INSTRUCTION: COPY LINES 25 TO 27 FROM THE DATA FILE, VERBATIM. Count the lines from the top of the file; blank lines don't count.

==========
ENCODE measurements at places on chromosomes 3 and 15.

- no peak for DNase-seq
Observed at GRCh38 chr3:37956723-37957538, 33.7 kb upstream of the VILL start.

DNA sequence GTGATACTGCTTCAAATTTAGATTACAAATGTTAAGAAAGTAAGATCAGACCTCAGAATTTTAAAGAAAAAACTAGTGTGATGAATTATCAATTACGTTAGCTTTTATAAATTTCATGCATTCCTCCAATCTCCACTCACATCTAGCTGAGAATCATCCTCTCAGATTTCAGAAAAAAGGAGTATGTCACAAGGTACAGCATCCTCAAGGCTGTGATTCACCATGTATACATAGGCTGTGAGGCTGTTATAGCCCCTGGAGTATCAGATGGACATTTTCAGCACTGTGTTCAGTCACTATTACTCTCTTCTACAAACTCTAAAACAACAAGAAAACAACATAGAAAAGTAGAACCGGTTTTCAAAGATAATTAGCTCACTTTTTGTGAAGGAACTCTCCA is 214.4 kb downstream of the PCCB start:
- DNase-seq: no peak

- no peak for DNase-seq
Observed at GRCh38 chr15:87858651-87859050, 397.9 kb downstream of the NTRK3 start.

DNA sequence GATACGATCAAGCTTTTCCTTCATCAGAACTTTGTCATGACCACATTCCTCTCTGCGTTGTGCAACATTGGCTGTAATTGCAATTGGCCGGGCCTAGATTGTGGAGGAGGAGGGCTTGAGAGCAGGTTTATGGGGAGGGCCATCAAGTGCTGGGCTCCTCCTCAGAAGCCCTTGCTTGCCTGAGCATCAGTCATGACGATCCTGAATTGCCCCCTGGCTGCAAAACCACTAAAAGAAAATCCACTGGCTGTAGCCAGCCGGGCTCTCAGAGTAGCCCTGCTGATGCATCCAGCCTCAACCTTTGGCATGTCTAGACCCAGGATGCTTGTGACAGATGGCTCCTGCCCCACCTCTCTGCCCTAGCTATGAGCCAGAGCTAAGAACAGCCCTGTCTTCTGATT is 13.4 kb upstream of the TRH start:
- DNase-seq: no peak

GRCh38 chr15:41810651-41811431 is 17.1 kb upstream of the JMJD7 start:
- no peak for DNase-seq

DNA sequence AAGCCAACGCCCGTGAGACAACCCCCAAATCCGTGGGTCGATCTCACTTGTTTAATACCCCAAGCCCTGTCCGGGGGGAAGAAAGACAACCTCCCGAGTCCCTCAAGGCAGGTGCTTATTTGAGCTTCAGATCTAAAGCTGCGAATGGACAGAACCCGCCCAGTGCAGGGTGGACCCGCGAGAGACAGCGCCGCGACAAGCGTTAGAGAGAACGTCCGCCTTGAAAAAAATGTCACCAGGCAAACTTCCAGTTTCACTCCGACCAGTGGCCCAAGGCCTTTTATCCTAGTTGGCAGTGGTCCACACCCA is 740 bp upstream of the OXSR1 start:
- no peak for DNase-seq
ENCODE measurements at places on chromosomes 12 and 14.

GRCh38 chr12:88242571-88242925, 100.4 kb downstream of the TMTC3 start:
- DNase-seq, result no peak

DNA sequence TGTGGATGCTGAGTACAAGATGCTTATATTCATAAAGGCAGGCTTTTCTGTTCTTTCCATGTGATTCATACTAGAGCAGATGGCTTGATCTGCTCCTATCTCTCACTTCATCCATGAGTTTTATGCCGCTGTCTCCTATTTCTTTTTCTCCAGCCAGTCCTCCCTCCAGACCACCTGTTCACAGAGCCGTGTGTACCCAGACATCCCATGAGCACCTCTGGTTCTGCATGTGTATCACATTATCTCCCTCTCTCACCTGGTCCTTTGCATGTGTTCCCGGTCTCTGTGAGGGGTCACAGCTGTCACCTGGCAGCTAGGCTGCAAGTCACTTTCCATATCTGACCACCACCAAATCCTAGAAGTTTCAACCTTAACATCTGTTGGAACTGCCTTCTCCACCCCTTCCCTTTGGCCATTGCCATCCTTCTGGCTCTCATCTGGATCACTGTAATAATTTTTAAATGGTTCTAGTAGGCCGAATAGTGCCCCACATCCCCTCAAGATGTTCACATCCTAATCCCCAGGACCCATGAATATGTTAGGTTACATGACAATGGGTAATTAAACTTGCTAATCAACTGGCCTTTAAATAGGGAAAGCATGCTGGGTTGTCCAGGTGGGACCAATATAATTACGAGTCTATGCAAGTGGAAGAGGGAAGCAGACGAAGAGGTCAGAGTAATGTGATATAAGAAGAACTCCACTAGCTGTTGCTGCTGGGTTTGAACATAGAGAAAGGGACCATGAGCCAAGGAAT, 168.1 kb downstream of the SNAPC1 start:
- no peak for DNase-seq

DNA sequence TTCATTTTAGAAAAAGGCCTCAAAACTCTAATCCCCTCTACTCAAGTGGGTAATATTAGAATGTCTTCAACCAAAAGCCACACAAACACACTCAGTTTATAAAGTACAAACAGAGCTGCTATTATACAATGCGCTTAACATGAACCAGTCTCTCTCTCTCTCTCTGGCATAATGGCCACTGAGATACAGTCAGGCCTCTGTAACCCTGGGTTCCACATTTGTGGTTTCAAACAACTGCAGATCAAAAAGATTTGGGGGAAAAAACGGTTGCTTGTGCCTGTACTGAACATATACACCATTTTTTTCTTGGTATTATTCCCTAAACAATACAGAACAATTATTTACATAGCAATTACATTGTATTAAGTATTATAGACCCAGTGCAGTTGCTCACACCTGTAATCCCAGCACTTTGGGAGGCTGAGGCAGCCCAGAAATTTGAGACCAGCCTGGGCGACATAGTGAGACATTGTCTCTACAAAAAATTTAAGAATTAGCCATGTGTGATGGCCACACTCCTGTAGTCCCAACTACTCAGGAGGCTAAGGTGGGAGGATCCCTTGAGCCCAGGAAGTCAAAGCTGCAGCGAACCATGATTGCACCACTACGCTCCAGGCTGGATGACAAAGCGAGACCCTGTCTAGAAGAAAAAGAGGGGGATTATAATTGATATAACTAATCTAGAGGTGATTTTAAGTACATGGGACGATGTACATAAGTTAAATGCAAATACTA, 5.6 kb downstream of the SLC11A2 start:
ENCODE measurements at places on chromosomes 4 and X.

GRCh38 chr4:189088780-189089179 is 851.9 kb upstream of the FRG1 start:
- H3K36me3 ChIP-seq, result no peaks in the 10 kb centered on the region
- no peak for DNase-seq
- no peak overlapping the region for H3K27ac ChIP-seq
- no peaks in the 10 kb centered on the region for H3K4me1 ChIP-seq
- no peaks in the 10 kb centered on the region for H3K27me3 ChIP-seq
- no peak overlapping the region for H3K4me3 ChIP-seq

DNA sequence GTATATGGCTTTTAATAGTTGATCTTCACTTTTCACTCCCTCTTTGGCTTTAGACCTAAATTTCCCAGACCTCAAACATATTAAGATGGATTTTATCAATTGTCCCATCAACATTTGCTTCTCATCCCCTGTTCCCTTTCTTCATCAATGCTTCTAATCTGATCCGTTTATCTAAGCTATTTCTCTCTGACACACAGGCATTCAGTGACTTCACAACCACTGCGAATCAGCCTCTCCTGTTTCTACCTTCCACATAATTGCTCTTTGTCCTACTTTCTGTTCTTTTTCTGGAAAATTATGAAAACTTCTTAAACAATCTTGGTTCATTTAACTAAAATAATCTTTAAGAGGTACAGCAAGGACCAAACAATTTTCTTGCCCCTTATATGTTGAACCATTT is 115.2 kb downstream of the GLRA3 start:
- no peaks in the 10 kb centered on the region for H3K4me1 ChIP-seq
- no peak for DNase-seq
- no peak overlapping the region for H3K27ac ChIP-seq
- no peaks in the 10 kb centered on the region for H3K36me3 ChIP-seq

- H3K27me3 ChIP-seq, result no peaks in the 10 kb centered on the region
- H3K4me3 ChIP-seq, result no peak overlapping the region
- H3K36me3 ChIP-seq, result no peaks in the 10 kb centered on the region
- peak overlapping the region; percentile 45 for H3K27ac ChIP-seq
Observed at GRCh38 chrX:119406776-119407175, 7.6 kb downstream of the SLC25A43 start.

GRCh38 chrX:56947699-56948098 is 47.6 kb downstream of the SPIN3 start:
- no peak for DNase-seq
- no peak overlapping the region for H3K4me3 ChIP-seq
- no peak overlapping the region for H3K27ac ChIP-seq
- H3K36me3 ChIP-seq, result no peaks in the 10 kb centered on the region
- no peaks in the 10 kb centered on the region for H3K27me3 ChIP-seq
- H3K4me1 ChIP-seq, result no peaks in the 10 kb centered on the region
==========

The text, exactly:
- no peaks in the 10 kb centered on the region for H3K4me1 ChIP-seq
- no peaks in the 10 kb centered on the region for H3K27me3 ChIP-seq
- no peak overlapping the region for H3K4me3 ChIP-seq